identified by the programs executed, files accessed, and CPU time per session.
In biological applications, existence of a gene may be identified by certain
sequences of nucleotide symbols in the DNA sequence. The area known as authentication is a form of
identification. It ascertains whether a user is indeed a specific user or one
from an authorized class, and involves a comparison of parameters or images or
signals against a database.
Classification. Data mining can partition the
data so that different classes or
categories can be identified based on combinations of parameters. For example,
customers in a supermarket can be categorized into discount-seeking shoppers,
shoppers in a rush, loyal regular shoppers, shoppers attached to name brands,
and infrequent shoppers. This classification may be used in different analyses
of customer buying transactions as a post-mining activity. Sometimes
classification based on common domain knowledge is used as an input to
decompose the mining problem and make it simpler. For instance, health foods,
party foods, or school lunch foods are distinct categories in the supermarket
business. It makes sense to analyze relationships within and across categories
as separate problems. Such cate-gorization may be used to encode the data
appropriately before subjecting it to further data mining.
Optimization. One eventual goal of data mining
may be to optimize the use of
limited resources such as time, space, money, or materials and to maximize
output variables such as sales or profits under a given set of constraints. As
such, this goal of data mining resembles the objective function used in
operations research problems that deals with optimization under constraints.
The term data mining is popularly used in a very broad sense. In some
situations it includes statistical analysis and constrained optimization as
well as machine learning. There is no sharp line separating data mining from
these disciplines. It is beyond our scope, therefore, to discuss in detail the
entire range of applications that make up this vast body of work. For a
detailed understanding of the topic, readers are referred to specialized books
devoted to data mining.
4. Types of Knowledge Discovered during Data Mining
The term knowledge is broadly
interpreted as involving some degree of intelligence. There is a progression
from raw data to information to knowledge as we go through additional
processing. Knowledge is often classified as inductive versus deductive. Deductive knowledge deduces new
information based on applying prespecified logical rules of deduction on the given data. Data mining addresses
inductive knowl-edge, which
discovers new rules and patterns from the supplied data. Knowledge can be represented in many forms: In
an unstructured sense, it can be represented by rules or propositional logic.
In a structured form, it may be represented in decision trees, semantic
networks, neural networks, or hierarchies of classes or frames. It is common to
describe the knowledge discovered during data mining as follows:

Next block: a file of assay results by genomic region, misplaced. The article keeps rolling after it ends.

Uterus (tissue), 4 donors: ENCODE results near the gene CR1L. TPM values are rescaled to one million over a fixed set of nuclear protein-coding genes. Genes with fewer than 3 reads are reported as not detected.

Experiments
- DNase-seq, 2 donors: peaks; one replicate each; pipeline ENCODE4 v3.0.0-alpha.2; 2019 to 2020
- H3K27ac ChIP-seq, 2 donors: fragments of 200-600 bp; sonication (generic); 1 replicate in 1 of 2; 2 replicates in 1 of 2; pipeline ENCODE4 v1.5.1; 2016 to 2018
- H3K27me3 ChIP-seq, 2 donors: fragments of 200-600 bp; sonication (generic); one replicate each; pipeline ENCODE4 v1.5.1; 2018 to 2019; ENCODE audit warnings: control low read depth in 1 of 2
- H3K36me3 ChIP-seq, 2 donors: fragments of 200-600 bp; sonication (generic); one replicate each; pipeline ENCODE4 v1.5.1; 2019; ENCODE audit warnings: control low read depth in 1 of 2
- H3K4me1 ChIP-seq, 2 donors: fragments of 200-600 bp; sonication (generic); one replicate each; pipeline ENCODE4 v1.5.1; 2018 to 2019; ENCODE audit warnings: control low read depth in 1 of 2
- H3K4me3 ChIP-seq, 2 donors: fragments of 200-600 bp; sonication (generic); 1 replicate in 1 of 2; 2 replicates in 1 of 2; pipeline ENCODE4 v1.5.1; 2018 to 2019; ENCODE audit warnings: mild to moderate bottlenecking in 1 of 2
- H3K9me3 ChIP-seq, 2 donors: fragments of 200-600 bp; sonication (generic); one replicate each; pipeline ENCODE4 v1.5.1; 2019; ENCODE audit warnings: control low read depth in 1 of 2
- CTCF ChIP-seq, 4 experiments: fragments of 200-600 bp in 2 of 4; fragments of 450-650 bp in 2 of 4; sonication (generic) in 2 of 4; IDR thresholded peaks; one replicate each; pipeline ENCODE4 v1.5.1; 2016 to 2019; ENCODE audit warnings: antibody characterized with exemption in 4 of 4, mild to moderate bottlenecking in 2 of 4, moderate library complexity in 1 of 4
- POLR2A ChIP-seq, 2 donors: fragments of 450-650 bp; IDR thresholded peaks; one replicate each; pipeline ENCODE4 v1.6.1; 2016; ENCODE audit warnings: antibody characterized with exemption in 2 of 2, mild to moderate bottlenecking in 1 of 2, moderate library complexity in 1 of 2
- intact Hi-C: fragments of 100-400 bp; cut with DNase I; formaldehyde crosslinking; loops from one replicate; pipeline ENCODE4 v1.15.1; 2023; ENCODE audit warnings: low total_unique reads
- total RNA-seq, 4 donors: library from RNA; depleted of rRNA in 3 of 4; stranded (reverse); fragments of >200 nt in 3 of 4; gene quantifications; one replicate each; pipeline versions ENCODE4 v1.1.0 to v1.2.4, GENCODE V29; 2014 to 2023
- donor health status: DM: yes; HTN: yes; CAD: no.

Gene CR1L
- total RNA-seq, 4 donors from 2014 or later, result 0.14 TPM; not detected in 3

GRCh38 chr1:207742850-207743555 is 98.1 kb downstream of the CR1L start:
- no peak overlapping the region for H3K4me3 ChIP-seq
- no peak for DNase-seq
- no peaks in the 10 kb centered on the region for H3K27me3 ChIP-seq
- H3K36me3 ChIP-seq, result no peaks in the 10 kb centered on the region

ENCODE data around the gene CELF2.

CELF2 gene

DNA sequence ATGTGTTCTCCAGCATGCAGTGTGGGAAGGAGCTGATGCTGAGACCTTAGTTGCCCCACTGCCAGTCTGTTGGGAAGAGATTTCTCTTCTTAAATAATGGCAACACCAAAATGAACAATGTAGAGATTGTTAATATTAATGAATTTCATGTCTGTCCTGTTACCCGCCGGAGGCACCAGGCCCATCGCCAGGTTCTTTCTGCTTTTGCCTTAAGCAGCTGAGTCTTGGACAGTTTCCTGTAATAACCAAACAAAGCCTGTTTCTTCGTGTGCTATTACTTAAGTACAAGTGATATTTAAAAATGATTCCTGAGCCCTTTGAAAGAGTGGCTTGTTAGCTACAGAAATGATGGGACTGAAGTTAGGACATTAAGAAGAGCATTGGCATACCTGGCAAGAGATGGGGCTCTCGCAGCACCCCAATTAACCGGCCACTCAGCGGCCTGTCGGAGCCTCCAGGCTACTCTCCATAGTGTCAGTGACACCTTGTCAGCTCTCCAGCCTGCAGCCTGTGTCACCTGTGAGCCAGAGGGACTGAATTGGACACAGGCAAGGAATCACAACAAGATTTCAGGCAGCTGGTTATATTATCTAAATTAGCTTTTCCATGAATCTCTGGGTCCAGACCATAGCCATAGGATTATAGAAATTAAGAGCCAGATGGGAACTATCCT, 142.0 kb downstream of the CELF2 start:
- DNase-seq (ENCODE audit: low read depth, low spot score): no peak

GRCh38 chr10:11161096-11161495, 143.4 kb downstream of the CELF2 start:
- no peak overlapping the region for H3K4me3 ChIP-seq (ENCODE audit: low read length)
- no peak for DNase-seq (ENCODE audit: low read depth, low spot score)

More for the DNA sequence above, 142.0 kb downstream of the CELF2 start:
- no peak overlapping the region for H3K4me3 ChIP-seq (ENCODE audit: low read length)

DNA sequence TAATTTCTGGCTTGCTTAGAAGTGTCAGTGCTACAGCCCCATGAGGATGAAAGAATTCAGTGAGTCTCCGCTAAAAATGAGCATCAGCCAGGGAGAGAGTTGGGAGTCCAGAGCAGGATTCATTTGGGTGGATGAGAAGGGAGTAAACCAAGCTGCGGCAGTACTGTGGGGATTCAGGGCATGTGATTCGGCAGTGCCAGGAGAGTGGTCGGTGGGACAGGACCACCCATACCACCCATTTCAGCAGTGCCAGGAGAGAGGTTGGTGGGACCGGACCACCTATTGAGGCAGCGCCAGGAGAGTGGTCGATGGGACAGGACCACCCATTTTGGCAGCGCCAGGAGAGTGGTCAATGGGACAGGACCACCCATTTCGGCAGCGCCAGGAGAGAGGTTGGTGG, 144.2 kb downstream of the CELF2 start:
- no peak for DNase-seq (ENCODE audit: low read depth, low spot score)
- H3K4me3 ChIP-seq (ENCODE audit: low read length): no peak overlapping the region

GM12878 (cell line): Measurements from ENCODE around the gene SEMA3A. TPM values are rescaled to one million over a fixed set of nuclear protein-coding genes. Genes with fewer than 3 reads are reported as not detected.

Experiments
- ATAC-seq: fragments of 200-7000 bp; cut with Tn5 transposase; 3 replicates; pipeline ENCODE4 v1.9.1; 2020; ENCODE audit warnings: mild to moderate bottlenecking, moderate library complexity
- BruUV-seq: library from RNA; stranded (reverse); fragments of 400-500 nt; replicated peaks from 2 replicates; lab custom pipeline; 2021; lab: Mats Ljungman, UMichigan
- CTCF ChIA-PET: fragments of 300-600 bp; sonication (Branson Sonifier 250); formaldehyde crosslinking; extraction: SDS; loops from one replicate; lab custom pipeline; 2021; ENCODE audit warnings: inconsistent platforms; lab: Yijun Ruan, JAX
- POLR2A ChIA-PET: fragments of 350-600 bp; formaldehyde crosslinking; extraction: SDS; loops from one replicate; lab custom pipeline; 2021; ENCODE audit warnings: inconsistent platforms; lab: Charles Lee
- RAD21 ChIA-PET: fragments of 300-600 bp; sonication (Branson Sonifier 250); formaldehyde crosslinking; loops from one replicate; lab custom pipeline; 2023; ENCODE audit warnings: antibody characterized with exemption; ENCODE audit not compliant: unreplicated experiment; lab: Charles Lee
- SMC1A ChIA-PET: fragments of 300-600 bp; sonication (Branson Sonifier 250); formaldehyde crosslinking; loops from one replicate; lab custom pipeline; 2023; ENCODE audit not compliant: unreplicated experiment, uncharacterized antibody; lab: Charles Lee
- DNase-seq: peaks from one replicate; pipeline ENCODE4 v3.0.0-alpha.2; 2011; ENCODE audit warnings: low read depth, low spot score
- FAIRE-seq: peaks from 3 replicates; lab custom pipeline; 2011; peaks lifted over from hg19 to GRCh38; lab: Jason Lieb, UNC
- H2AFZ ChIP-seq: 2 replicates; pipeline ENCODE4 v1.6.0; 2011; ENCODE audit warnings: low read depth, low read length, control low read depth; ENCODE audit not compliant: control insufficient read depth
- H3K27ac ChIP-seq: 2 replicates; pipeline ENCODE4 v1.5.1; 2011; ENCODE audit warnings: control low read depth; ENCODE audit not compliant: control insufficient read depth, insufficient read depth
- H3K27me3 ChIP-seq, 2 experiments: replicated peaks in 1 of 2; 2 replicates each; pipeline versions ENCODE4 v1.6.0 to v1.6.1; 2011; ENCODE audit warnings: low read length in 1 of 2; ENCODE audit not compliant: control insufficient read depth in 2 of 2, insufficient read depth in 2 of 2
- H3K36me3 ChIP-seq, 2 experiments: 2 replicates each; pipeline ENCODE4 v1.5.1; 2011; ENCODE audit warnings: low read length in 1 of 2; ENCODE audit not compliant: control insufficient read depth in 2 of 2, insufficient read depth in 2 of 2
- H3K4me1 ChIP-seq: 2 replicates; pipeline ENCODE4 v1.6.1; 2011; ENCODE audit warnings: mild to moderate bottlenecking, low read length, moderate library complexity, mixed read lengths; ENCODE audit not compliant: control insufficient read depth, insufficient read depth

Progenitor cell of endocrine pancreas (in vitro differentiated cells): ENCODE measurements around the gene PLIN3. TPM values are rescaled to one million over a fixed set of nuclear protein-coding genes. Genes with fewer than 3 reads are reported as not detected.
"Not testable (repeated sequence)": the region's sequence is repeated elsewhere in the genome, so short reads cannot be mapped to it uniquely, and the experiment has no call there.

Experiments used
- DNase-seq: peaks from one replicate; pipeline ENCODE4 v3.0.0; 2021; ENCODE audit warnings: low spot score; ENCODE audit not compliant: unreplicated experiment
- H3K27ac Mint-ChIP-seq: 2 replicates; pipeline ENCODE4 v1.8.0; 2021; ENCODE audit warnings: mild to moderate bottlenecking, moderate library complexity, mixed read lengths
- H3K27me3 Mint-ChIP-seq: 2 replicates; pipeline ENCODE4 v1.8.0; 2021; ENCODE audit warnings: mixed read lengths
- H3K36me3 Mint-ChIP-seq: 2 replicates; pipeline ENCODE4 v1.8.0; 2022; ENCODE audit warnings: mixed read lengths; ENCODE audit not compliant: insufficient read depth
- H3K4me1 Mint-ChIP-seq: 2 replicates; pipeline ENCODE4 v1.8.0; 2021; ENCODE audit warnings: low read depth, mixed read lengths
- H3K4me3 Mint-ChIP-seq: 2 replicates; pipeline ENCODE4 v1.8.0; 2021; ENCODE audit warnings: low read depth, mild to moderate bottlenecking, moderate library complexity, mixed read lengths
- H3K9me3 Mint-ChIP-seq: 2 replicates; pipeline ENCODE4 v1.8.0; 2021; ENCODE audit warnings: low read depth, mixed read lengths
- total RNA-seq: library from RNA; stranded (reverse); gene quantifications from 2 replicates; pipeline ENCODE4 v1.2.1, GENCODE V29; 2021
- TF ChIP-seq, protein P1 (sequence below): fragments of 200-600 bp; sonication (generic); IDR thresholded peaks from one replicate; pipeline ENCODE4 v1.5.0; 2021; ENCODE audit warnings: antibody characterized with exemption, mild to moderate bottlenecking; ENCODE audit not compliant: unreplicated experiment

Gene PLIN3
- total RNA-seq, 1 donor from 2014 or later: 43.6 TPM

Association rules. These rules correlate the presence of a set of items with another range of values for another set of variables. Examples: (1) When a female retail shopper buys a handbag, she is likely to buy shoes. (2) An X-ray image containing characteristics a and b is likely to also exhibit characteristic c.
Classification hierarchies. The goal
is to work from an existing set of events
or transactions to create a hierarchy of classes. Examples: (1) A
population may be divided into five ranges of credit worthiness based on a
history of previous credit transactions. (2) A model may be developed for the
factors that determine the desirability of a store location on a 1–10 scale.
(3) Mutual funds may be classified based on performance data using
characteristics such as growth, income, and stability.
Sequential patterns. A
sequence of actions or events is sought. Example: If a patient underwent cardiac bypass surgery for blocked arteries and
an aneurysm and later developed high blood urea within a year of surgery, he or
she is likely to suffer from kidney failure within the next 18 months.
Detection of sequential patterns is equivalent to detecting associations among
events with certain temporal relationships.
Patterns within time series. Similarities can be detected within positions of a time series of data, which is a sequence of data taken at regular intervals, such as daily sales or daily closing stock prices. Examples: (1) Stocks of a utility company, ABC Power, and a financial company, XYZ Securities, showed the same pattern during 2009 in terms of closing stock prices. (2) Two products show the same selling pattern in summer but a different one in winter. (3) A pattern in solar magnetic wind may be used to predict changes in Earth’s atmospheric conditions.
Clustering. A given population of events or
items can be partitioned (segmented) into sets of “similar” elements.
Examples: (1) An entire population of treatment data on a disease may be
divided into groups based on the similarity of side effects produced. (2) The
adult population in the United States may be categorized into five groups from most likely to buy to least likely to buy a new product. (3) The Web accesses made by a collection of
users against a set of documents
(say, in a digital library) may be analyzed in terms of the keywords of
documents to reveal clusters or categories of users.
most applications, the desired knowledge is a combination of the above types.
We expand on each of the above knowledge types in the following sections.